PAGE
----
Hydrodemolition equipment


Hydrodemolition is the removal of concrete using high-pressure water rather than chipping hammers. While not quiet, it does have a lower volume than manual demolition, and the noise is more consistent so is frequently considered less annoying. Its big advantage is that it does not produce dust. It does produce water and mud that must be managed so hydrodemolition is feasible if there is a large of amount of concrete repair. An area is required to manage the water and allow it to be treated prior to discharge. One limitation is that hydrodemolition cannot be used with post-tensioned concrete structures, not only due to the possibility of tendon breakage but also because the hydrodemolition will strip off the sheathing and water will enter the ducts, leading to future corrosion problems. If you have buried electrical conduit in the slab, there also will likely be some issues.

Working During Off-Hours

Having the contractor work during off-hours is often an attractive arrangement when it is possible. If parkers are not present in your parking structure when the work is going on, they will not be as affected by dust, odors, and noise. First you need to evaluate the off-hours for your facility. For example, office buildings are primarily busy during the work day but empty at night. However, for residential buildings, the parking is usually busy during the evening and on weekends, so their off-time would be during the day. For a shopping mall, the first part of the week (Monday through Wednesday) and early in the morning is typically less busy than the remainder of the week, and itâ&#x20AC;&#x2122;s prudent to avoid all times between Thanksgiving and Christmas. Some facilities, such as hospitals, do not have an off-time.

Once an off-time has been identified, local ordinances need to be considered. Although you may be happy to have contractors making noise during the evenings, your residential neighbors may not be so happy and there are frequently municipal noise ordinances to keep in mind. The primary disadvantage of working during off-hours when it is permitted is that there may be a premium for working at this time. If the available number of hours are less than a normal working day, working then also may extend the project schedule. The expectations for off-hour work should be clearly communicated during bidding. It also needs to be remembered that just because the contractor is working off-hours, the area that is being blocked off for the work will frequently need to remain blocked off the entire time, even when work is not being done.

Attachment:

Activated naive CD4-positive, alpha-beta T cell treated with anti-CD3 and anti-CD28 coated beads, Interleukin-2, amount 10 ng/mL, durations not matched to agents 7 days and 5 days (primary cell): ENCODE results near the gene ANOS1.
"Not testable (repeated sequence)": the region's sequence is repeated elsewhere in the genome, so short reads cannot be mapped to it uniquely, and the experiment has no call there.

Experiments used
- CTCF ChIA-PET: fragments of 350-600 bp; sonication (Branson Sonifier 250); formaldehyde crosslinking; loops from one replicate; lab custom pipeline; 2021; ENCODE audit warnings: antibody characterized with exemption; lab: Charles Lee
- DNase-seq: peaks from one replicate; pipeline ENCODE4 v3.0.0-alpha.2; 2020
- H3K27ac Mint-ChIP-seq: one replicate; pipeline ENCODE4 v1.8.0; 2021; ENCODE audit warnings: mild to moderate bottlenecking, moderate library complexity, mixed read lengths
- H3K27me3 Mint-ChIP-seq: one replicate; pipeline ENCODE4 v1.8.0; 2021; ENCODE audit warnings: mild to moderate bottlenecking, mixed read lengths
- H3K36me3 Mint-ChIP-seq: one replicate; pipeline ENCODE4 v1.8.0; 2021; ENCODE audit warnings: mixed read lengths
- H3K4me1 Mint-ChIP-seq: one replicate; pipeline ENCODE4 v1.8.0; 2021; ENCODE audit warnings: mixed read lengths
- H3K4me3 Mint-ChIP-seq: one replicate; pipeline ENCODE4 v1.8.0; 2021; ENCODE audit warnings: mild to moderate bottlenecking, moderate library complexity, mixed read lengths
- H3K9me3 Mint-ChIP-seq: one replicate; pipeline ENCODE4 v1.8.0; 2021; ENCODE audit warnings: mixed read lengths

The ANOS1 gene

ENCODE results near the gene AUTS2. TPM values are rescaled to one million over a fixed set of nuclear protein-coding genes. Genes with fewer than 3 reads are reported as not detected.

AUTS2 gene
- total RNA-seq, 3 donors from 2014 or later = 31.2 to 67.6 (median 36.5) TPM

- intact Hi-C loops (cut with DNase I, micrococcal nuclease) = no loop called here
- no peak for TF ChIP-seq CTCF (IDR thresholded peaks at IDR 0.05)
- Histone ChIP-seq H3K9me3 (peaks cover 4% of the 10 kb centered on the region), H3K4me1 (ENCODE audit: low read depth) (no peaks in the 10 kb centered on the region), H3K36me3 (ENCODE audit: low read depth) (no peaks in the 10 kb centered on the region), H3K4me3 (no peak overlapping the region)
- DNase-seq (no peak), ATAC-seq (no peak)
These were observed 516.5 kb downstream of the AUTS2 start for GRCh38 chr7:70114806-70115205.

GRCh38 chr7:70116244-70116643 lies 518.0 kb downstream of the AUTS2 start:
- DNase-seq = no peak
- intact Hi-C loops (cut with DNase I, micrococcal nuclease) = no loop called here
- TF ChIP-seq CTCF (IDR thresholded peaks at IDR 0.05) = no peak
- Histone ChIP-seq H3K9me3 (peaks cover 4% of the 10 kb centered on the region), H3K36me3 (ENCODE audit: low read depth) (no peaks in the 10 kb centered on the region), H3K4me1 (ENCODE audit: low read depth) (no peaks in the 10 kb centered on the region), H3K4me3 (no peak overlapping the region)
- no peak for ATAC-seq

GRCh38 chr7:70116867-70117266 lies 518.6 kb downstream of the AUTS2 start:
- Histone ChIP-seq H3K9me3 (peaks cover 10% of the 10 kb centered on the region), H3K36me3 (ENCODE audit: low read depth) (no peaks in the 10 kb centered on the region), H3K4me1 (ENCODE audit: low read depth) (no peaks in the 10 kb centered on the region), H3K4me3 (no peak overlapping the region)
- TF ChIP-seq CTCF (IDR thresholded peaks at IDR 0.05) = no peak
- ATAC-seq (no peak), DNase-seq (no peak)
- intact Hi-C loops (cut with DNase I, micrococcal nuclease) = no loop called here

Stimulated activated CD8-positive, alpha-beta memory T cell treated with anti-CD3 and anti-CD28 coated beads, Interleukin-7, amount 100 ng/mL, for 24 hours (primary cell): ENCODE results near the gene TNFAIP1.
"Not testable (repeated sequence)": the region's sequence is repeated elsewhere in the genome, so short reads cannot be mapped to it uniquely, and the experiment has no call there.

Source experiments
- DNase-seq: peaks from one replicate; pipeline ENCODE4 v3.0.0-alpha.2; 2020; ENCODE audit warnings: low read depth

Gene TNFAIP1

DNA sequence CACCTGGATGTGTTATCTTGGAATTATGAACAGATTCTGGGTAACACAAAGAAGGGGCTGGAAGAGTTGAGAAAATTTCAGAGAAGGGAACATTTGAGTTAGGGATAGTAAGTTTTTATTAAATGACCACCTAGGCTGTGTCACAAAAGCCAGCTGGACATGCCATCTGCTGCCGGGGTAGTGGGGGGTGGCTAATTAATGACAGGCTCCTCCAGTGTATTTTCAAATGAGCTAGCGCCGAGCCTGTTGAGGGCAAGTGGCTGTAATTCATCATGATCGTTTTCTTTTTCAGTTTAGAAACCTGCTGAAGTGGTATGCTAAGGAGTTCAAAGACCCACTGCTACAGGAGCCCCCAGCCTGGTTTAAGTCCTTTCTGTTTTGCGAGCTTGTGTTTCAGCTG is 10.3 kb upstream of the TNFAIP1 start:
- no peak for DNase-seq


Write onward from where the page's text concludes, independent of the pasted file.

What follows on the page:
Product Selection

Reducing the effects of odors on the public starts before the start of construction with appropriate product selection. Although there are government limitations on the amount of fumes than can be produced by different product types, these are maximums. For many product types, there are subcategories that are designed to produce even lower odors. Using one of these products can help reduce the effects of the odors, particularly in confined areas or where the public tends to be sensitive. In addition to low-odor products, there are a few products that can come with an additive that modifies the smell. It changes it from a chemical smell to a more natural one such as oranges or vanilla. While the amount of odor is not lessened, this change will usually reduce OCTOBER 2017 | INTERNATIONAL PARKING INSTITUTE


Creating a bypass zone.

the number of complaints. The availability of these additives will vary from manufacturer to manufacturer, so this is something that should be determined during the design stage of the project.

Ventilation The ventilation in and around the work zone has a big effect on the impact of strong odors on the public. This is in two ways: First, there needs to be enough ventilation so the build-up of fumes can be avoided. If the concentration is kept low enough, it will not be noticed. The contractor may need to supply extra fans to provide an additional flow of air. Using air filters can also help with dispersion of dust. Just as important is considering where you are venting the odors. You will need to think about such things as where the fresh air intake for neighboring buildings is relative to the work area. It may be necessary to shut off or re-route building ventilation temporarily while the work is being done.

Construction and Structure Use

KYLE STANISH, PhD, SE, PE, is senior associate and parking restoration practice lead at Klein & Hoffman. He can be reached at kstanish@